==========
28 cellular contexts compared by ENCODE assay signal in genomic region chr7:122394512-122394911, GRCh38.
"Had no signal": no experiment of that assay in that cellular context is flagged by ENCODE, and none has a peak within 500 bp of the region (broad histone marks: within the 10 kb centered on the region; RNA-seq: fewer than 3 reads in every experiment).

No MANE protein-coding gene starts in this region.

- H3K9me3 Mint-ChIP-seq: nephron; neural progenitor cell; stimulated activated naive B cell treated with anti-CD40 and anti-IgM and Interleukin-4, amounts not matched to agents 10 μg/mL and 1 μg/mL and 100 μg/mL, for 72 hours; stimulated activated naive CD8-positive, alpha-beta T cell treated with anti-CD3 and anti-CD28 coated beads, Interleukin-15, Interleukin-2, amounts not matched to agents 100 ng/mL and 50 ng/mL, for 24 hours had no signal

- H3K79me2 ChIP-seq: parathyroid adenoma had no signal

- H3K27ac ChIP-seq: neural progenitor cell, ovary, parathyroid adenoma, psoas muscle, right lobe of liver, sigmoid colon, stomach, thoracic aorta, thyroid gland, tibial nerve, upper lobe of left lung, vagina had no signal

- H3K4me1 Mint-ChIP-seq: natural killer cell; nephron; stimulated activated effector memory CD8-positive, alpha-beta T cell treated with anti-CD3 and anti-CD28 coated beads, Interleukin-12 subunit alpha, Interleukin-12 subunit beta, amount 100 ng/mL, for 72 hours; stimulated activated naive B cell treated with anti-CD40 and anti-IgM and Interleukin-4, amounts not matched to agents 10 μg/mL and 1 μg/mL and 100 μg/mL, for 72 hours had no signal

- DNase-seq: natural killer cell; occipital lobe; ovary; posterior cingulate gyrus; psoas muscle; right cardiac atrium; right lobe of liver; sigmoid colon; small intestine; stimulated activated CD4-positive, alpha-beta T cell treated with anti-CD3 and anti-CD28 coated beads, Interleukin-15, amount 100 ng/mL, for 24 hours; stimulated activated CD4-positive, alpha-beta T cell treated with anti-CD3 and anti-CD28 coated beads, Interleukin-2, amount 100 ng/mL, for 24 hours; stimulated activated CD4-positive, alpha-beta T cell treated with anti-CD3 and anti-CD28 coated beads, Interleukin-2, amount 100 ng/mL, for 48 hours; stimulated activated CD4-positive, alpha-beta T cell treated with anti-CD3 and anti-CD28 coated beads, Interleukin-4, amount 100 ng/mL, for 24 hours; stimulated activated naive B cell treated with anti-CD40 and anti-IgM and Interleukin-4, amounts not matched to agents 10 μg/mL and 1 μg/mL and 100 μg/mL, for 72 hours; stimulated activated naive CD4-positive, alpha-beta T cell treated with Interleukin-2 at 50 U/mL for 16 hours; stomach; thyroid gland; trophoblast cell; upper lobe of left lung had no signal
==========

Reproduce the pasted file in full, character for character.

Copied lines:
28 cellular contexts compared by ENCODE assay signal in genomic region chr7:122394512-122394911, GRCh38.
"Had no signal": no experiment of that assay in that cellular context is flagged by ENCODE, and none has a peak within 500 bp of the region (broad histone marks: within the 10 kb centered on the region; RNA-seq: fewer than 3 reads in every experiment).

No MANE protein-coding gene starts in this region.

- H3K9me3 Mint-ChIP-seq: nephron; neural progenitor cell; stimulated activated naive B cell treated with anti-CD40 and anti-IgM and Interleukin-4, amounts not matched to agents 10 μg/mL and 1 μg/mL and 100 μg/mL, for 72 hours; stimulated activated naive CD8-positive, alpha-beta T cell treated with anti-CD3 and anti-CD28 coated beads, Interleukin-15, Interleukin-2, amounts not matched to agents 100 ng/mL and 50 ng/mL, for 24 hours had no signal

- H3K79me2 ChIP-seq: parathyroid adenoma had no signal

- H3K27ac ChIP-seq: neural progenitor cell, ovary, parathyroid adenoma, psoas muscle, right lobe of liver, sigmoid colon, stomach, thoracic aorta, thyroid gland, tibial nerve, upper lobe of left lung, vagina had no signal

- H3K4me1 Mint-ChIP-seq: natural killer cell; nephron; stimulated activated effector memory CD8-positive, alpha-beta T cell treated with anti-CD3 and anti-CD28 coated beads, Interleukin-12 subunit alpha, Interleukin-12 subunit beta, amount 100 ng/mL, for 72 hours; stimulated activated naive B cell treated with anti-CD40 and anti-IgM and Interleukin-4, amounts not matched to agents 10 μg/mL and 1 μg/mL and 100 μg/mL, for 72 hours had no signal

- DNase-seq: natural killer cell; occipital lobe; ovary; posterior cingulate gyrus; psoas muscle; right cardiac atrium; right lobe of liver; sigmoid colon; small intestine; stimulated activated CD4-positive, alpha-beta T cell treated with anti-CD3 and anti-CD28 coated beads, Interleukin-15, amount 100 ng/mL, for 24 hours; stimulated activated CD4-positive, alpha-beta T cell treated with anti-CD3 and anti-CD28 coated beads, Interleukin-2, amount 100 ng/mL, for 24 hours; stimulated activated CD4-positive, alpha-beta T cell treated with anti-CD3 and anti-CD28 coated beads, Interleukin-2, amount 100 ng/mL, for 48 hours; stimulated activated CD4-positive, alpha-beta T cell treated with anti-CD3 and anti-CD28 coated beads, Interleukin-4, amount 100 ng/mL, for 24 hours; stimulated activated naive B cell treated with anti-CD40 and anti-IgM and Interleukin-4, amounts not matched to agents 10 μg/mL and 1 μg/mL and 100 μg/mL, for 72 hours; stimulated activated naive CD4-positive, alpha-beta T cell treated with Interleukin-2 at 50 U/mL for 16 hours; stomach; thyroid gland; trophoblast cell; upper lobe of left lung had no signal